We kept getting told that if we only engaged with China, they would mellow out. We did. How’s that working out?

    I too do not know the correct answer. No one can, and yet decisions still have to be made. Just pointing out some possible problems with your recommended approach.

    • #19
    • July 16, 2020, at 8:30 AM PDT
    • 7 likes
  20. Steven Seward Member

    Zafar (View Comment):

    I can’t think of an instance where economic sanctions have resulted in regime change by themselves.

    Or even significantly inconvenienced a country’s elites in terms of reducing the access to rations.

    The entire Soviet System and its satellite countries all collapsed out of financial ruin. It wasn’t solely because of Western sanctions, but they certainly helped move things along. By contrast, I can’t think of a single regime change that was caused by economic engagement.

    • #20
    • July 16, 2020, at 8:30 AM PDT
    • 7 likes
  21. Arahant Member

    Zafar (View Comment):
    The US didn’t withdraw from the Iran Deal because they had evidence that Iran wasn’t complying.

    Incorrect. There was evidence they were not complying.

    • #21
    • July 16, 2020, at 8:30 AM PDT
    • 6 likes
  22. Richard Fulmer Member

    Zafar (View Comment):
    The more Iran is engaged commercially with the rest of the world – say with the West – the greater its stake, and the greater its elite’s stake, in ongoing peace with the rest of the world.

    Didn’t Ayatollah Khomeini state that if Iran were wiped out it would matter little if it’s destruction advanced Islam? Beyond just staying in power, what is Iran’s aim? At the very least, it wants to be the regional hegemon. Since the day’s of ancient Persia, Iran has always been expansive.

    • #22
    • July 16, 2020, at 8:36 AM PDT
    • 2 likes
  23. Steven Seward Member

    Richard Fulmer (View Comment):

    Zafar (View Comment):
    The more Iran is engaged commercially with the rest of the world – say with the West – the greater its stake, and the greater its elite’s stake, in ongoing peace with the rest of the world.

    Didn’t Ayatollah Khomeini state that if Iran were wiped out it would matter little if it’s destruction advanced Islam? Beyond just staying in power, what is Iran’s aim? At the very least, it wants to be the regional hegemon. Since the day’s of ancient Persia, Iran has always been expansive.

    I think Iran’s religious motivations greatly outweigh their financial incentives. That is true with most people’s religion around the World. Scientology would be a great exception…..

    • #23
    • July 16, 2020, at 8:47 AM PDT
    • 3 likes
  24. Miffed White Male Member
    Miffed White Male Joined in the first year of Ricochet Ricochet Charter Member

    Zafar (View Comment):
    I can’t think of an instance where economic sanctions have resulted in regime change by themselves.

    South Africa.

    • #24
    • July 16, 2020, at 9:01 AM PDT
    • 9 likes
  25. Richard Fulmer Member

    Miffed White Male (View Comment):

    Zafar (View Comment):
    I can’t think of an instance where economic sanctions have resulted in regime change by themselves.

    South Africa.

    True, but on the other hand, South Africans actually cared about what people around the world thought of them.

    • #25
    • July 16, 2020, at 9:04 AM PDT
    • 4 likes
  26. Headedwest Coolidge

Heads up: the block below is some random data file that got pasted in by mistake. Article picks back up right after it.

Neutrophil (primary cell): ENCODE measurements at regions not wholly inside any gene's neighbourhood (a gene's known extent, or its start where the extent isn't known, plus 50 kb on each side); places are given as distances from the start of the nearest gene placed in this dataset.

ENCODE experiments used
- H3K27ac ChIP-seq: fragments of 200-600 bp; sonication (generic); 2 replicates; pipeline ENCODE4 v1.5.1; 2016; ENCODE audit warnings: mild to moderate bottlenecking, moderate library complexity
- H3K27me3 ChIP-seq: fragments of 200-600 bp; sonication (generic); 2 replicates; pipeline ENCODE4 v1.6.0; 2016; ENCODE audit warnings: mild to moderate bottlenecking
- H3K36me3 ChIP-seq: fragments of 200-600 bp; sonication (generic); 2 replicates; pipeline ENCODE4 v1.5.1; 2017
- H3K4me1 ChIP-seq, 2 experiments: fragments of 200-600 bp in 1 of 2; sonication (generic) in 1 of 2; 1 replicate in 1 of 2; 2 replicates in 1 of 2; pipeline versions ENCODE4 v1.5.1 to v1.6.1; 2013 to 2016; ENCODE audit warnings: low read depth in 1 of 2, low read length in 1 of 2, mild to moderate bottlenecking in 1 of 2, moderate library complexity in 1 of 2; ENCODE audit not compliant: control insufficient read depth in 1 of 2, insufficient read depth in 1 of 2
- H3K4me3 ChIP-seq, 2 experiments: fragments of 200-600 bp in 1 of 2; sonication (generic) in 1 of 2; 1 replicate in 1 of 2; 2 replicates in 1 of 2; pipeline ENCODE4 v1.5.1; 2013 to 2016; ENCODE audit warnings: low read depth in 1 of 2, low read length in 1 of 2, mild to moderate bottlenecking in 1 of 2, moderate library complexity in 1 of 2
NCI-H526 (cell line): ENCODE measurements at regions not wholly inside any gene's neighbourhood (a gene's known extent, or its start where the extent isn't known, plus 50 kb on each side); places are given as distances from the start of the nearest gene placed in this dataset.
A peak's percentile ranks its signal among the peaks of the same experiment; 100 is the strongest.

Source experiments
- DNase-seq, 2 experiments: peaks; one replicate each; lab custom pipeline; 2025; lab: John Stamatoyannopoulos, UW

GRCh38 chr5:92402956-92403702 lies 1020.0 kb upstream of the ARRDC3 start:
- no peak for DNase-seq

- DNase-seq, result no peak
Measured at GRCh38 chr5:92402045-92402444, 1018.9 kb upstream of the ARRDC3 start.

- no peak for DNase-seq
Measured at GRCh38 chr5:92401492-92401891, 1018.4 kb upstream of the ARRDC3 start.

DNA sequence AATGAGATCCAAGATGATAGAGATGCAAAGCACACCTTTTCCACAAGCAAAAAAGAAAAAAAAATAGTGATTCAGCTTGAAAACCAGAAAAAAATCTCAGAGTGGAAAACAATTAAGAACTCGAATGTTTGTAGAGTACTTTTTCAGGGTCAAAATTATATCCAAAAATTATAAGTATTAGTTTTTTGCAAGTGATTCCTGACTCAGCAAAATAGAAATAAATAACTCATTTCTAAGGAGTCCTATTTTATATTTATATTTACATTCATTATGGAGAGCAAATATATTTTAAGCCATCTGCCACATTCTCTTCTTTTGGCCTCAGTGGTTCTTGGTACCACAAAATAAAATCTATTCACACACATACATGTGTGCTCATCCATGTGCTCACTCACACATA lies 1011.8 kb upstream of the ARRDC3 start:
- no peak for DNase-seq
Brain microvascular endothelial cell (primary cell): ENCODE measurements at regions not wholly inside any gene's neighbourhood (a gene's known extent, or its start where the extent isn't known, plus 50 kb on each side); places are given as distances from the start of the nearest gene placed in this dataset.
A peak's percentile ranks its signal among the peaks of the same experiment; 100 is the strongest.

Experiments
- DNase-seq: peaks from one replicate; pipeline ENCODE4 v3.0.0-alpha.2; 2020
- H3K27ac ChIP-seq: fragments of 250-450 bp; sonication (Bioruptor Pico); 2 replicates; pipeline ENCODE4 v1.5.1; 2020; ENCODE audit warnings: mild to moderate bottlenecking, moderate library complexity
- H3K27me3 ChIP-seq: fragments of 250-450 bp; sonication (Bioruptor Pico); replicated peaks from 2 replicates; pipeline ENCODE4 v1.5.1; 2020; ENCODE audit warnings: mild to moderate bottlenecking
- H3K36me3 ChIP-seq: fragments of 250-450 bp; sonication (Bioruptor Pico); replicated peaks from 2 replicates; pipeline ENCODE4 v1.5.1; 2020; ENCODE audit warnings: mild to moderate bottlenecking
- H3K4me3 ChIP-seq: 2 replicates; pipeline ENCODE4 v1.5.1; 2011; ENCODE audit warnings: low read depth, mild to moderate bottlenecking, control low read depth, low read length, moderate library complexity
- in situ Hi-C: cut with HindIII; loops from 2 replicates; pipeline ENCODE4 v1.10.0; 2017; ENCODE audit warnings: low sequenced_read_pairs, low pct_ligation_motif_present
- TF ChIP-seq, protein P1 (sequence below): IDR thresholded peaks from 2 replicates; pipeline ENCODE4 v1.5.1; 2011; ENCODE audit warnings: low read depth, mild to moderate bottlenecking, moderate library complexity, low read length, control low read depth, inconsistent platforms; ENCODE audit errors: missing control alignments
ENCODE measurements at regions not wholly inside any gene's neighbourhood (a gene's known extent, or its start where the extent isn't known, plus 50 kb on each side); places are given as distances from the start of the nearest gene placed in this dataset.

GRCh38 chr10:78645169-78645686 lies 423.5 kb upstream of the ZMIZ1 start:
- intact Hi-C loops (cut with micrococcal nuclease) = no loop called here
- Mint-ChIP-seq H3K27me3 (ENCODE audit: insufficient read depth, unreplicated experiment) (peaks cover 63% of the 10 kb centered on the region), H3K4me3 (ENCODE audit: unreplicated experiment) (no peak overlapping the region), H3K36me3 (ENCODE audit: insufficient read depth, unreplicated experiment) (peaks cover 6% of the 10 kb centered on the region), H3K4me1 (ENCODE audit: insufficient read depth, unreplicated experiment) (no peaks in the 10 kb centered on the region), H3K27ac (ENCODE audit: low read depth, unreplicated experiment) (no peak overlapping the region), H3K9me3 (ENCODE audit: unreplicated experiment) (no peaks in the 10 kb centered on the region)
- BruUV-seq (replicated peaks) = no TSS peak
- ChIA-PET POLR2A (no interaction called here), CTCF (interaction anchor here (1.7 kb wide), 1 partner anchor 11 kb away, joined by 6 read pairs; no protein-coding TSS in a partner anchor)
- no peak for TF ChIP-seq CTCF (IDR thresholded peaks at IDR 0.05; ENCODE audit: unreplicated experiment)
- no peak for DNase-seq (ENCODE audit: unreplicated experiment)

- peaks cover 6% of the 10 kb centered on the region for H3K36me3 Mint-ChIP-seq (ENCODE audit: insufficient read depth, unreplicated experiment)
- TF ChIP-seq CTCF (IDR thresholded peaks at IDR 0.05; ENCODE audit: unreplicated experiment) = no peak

Zafar (View Comment):

    The more Iran is engaged commercially with the rest of the world – say with the West – the greater its stake, and the greater its elite’s stake, in ongoing peace with the rest of the world. That’s why I thought the Iran Deal was excellent. Not because it was perfect, but because it opened road, reinforced by self-interest, for the elite to profit from peace and for the country to develop economically – a thing which strengthens civil society, which is a force that can change regimes and polities.

    That’s what they said about the China trade deals. Worked out great, except for the fact that they are even more evil now.

    • #26
    • July 16, 2020, at 9:09 AM PDT
    • 8 likes
  27. Zafar Member

    Richard Fulmer (View Comment):
    Beyond just staying in power, what is Iran’s aim? At the very least, it wants to be the regional hegemon. Since the day’s of ancient Persia, Iran has always been expansive.

    Possibly, though I think staying in power trumps that. 

    • #27
    • July 16, 2020, at 9:20 AM PDT
    • 1 like
  28. Richard Fulmer Member

    Zafar (View Comment):

    Richard Fulmer (View Comment):
    Beyond just staying in power, what is Iran’s aim? At the very least, it wants to be the regional hegemon. Since the day’s of ancient Persia, Iran has always been expansive.

    Possibly, though I think staying in power trumps that.

    And maybe staying alive. Although, for dictators, staying in power is often a necessary precondition for staying alive.

    • #28
    • July 16, 2020, at 9:21 AM PDT
    • 6 likes
  29. Cosmik Phred Member

    Richard Fulmer (View Comment):

    Miffed White Male (View Comment):

    Zafar (View Comment):
    I can’t think of an instance where economic sanctions have resulted in regime change by themselves.

    South Africa.

    True, but on the other hand, South Africans actually cared about what people around the world thought of them.

    And this is why sanctions tend not to work against autocrats.

    • #29
    • July 16, 2020, at 9:21 AM PDT
    • 2 likes
  30. Zafar Member

    Miffed White Male (View Comment):
    Miffed White Male Ricochet Charter Member

    Zafar (View Comment):
    I can’t think of an instance where economic sanctions have resulted in regime change by themselves.

    South Africa.

    And South Africa was becoming difficult to govern. Like India under the British. It was becoming too expensive to turn a profit without change. 

    • #30
    • July 16, 2020, at 9:23 AM PDT
    • 2 likes